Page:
#include <iostream> #include "Register.h"  int main() {     using namespace vpc;      u8* pa = nullptr;     u8 a = 8;     pa = &a;     Register_t<u8> r8(pa);      u16* pb = nullptr;     u16 b = 16;     pb = &b;     Register_t<u16> r16(pb);      u32* pc = nullptr;     u32 c = 32;     pc = &c;     Register_t<u32> r32(pc);      u64* pd = nullptr;     u64 d = 64;     pd = &d;     Register_t<u64> r64(pd);      Memory mem; &r8 ); &r16 ); &r32 ); &r64 );      for (auto& b : {         std::cout << b->getValue() << '\n';     }      std::cout << '\n';      for (auto& b : {         auto p = b->getValue();         auto res = reinterpret_cast<u8*>(p);          std::cout << static_cast<u16>(*res) << '\n';     }     return EXIT_SUCCESS; }; 

And it has given me the output of:

00000000001DF694 00000000001DF704 00000000001DF774 00000000001DF7E8  8 16 32 64 

Which is now giving me the correct values. This is the first time I was able to achieve this behavior and I had to use pointer manipulation to do it. Originally I wasn’t using pointers at all and I wasn’t using void* in my classes.

Then I couldn’t just create a variable and pass it by its address as that wasn’t working either so I had to create variables of those types in my main code and initialize them with something, I had to create pointers of those types and initialize them with nullptr, and finally I had to assign my pointers to their respective variable type addresses.

Then to be able to retrieve the actual values from these pointers by dereferencing them I had to do some pointer manipulation by casting then I had to cast that dereferenced type.

for (auto& b : {     // create an auto p and get the value; p should be a void*     auto p = b->getValue();      // create an auto type for our result and cast our     // void* p to a u8* {smallest type} and {char} based     auto res = reinterpret_cast<u8*>(p);      // now since the underlying type is char I have to deference my     // res* and static cast it to a u16.      std::cout << static_cast<u16>(*res) << '\n'; }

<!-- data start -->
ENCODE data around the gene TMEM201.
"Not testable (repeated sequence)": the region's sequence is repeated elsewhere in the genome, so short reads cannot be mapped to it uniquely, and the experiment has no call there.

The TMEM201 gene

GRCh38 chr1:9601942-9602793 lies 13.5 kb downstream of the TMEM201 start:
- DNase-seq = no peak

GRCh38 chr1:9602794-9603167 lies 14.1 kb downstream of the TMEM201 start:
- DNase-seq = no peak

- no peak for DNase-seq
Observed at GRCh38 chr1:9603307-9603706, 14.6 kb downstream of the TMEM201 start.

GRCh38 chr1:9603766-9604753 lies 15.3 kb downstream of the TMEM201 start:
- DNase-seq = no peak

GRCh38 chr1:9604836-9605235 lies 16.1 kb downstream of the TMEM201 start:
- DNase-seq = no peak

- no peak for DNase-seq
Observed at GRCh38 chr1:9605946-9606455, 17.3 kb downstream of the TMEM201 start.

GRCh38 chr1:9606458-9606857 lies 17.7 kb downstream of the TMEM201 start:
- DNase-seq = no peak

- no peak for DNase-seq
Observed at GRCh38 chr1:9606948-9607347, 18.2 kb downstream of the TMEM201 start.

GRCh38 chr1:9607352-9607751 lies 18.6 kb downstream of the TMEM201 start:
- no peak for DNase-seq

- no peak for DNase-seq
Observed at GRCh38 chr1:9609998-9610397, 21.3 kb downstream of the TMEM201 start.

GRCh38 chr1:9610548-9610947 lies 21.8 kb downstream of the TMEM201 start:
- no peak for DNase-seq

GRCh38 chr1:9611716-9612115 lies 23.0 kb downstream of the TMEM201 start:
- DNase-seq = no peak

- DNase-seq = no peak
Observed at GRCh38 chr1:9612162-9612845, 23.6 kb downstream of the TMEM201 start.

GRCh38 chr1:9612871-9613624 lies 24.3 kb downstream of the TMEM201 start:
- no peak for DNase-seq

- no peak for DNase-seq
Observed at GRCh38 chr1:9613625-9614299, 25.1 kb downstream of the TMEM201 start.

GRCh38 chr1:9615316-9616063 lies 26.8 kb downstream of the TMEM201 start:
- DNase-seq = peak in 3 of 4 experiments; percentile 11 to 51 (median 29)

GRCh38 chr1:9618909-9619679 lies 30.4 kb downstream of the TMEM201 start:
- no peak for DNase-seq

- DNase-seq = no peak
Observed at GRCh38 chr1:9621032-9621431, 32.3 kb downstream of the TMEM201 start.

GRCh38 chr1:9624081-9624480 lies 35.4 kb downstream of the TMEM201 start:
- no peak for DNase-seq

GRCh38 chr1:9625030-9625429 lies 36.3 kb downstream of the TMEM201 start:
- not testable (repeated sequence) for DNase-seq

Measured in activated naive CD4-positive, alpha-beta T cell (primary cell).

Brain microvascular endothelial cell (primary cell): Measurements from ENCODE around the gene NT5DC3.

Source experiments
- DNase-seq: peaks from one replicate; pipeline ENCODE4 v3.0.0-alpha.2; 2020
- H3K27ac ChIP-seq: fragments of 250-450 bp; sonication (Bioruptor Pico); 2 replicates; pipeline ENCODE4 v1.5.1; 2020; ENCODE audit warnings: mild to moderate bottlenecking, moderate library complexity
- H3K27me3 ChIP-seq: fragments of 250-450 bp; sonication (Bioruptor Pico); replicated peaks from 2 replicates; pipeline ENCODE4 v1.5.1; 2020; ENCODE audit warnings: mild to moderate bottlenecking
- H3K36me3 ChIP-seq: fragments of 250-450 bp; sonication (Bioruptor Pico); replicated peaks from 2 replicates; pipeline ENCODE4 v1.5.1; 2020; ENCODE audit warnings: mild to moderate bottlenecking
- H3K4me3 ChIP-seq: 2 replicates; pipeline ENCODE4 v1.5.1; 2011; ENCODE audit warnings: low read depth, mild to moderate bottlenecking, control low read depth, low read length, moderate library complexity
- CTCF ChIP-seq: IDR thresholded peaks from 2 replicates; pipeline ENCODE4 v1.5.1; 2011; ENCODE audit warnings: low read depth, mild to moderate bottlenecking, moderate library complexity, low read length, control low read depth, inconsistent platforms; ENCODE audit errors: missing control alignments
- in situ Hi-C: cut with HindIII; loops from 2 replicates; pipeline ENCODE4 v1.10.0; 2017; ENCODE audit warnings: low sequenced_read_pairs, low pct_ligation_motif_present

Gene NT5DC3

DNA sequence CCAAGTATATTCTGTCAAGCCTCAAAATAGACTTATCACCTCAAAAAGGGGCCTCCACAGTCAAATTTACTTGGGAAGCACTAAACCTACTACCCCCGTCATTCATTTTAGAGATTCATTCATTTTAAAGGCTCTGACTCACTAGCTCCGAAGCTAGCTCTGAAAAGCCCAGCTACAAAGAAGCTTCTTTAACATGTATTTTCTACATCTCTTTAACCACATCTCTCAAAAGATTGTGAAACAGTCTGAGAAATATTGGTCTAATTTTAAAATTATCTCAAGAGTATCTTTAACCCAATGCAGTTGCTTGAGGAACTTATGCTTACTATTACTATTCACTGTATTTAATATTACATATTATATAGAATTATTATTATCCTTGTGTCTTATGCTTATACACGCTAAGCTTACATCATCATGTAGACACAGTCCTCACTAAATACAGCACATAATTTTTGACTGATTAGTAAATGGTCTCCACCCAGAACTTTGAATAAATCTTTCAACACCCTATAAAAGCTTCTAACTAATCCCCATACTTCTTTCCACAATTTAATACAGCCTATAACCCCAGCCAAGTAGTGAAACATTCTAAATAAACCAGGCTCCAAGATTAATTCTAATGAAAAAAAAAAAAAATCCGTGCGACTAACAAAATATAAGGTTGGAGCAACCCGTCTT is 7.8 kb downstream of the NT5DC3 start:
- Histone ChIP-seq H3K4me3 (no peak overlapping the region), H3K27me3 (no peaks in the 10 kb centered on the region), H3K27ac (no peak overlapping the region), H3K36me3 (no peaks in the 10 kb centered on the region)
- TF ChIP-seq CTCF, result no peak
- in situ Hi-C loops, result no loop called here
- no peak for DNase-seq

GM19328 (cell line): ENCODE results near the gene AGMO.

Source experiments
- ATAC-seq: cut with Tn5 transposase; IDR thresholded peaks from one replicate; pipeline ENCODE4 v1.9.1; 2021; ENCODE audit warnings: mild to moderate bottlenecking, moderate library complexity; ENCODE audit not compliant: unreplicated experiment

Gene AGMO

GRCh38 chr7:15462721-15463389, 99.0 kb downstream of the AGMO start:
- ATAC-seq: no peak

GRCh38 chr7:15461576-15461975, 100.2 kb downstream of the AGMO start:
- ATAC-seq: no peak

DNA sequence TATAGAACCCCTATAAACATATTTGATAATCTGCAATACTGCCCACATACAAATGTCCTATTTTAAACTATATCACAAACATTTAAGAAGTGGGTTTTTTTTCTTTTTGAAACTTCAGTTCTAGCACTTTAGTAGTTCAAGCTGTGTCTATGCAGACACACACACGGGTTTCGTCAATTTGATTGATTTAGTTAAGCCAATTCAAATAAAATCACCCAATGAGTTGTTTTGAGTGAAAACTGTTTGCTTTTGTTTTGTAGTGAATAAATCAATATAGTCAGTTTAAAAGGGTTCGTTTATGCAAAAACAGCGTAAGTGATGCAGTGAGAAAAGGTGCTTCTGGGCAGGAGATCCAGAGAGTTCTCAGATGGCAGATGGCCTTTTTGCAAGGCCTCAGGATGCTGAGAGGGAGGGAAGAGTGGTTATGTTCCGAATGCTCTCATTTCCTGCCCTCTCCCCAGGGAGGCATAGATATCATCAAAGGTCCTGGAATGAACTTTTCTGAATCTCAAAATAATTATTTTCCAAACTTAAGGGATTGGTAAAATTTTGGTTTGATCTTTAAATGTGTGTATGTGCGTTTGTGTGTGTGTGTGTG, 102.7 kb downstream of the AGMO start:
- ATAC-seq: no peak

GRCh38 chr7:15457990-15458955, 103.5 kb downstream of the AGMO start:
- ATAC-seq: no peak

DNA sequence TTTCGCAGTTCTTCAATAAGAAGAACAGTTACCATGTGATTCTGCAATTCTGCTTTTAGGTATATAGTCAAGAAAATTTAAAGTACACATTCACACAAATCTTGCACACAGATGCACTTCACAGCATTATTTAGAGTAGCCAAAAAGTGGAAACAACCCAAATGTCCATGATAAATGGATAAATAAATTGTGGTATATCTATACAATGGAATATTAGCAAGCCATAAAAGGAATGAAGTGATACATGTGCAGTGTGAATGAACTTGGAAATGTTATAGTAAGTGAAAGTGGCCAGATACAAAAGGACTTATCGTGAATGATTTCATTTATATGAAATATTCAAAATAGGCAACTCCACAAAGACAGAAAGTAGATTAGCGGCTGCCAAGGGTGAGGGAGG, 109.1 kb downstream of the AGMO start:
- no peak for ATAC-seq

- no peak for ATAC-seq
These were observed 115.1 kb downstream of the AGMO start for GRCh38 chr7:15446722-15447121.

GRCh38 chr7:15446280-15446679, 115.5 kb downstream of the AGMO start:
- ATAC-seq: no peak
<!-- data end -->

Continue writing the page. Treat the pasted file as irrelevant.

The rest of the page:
This bit of hack isn’t very pretty or friendly. It works so far however I can already see some issues ahead of time. If I have a Register that is of a u64 type and it has a majority of its bits filled with data that is needed and I reinterpret its pointer to a u8*, dereference that and cast that to a u16 type I’m going to lose information, however this is the only combination that it provided me with the correct results.

About this code design or implementation:

  • Is there an easier and cleaner way to achieve this?
  • How significant would be the loss of data in this particular implementation?
  • Are there any other problems that you might see that I’ve over looked?

I’d like to know how I can go about doing this as I haven’t even tried to store these Register types as a shared_ptr in the vector yet… and all of this conversion and use of pointers is okay but looks ugly and prone to possible future problems.

Deep copy of an unknown(ish) type in a templated linked list

I have a templated linked list (Inventory), and I have instantiated a inventory object of type Item *

Inventory<Item*> myinv; 

Item is an abstract base class, I have two other classes, Weapon and Armor which both publicly derive from the Item ABC.

I have instantiated a Weapon object:

Weapon * frost = new Weapon("Weapon", 100, 0.01, 100); 

I have used my function PushFront(const T & data)


The function copies over the pointer to said data into the new nodes m_data, instead of doing a deep copy

template<class T> inline void Inventory<T>::PushFront(const T & data) {  Node<T> * nn = new Node<T>;      nn->m_data = data; //Copies over pointer instead of calling an overloaded assignment operator      m_count += 1; . . .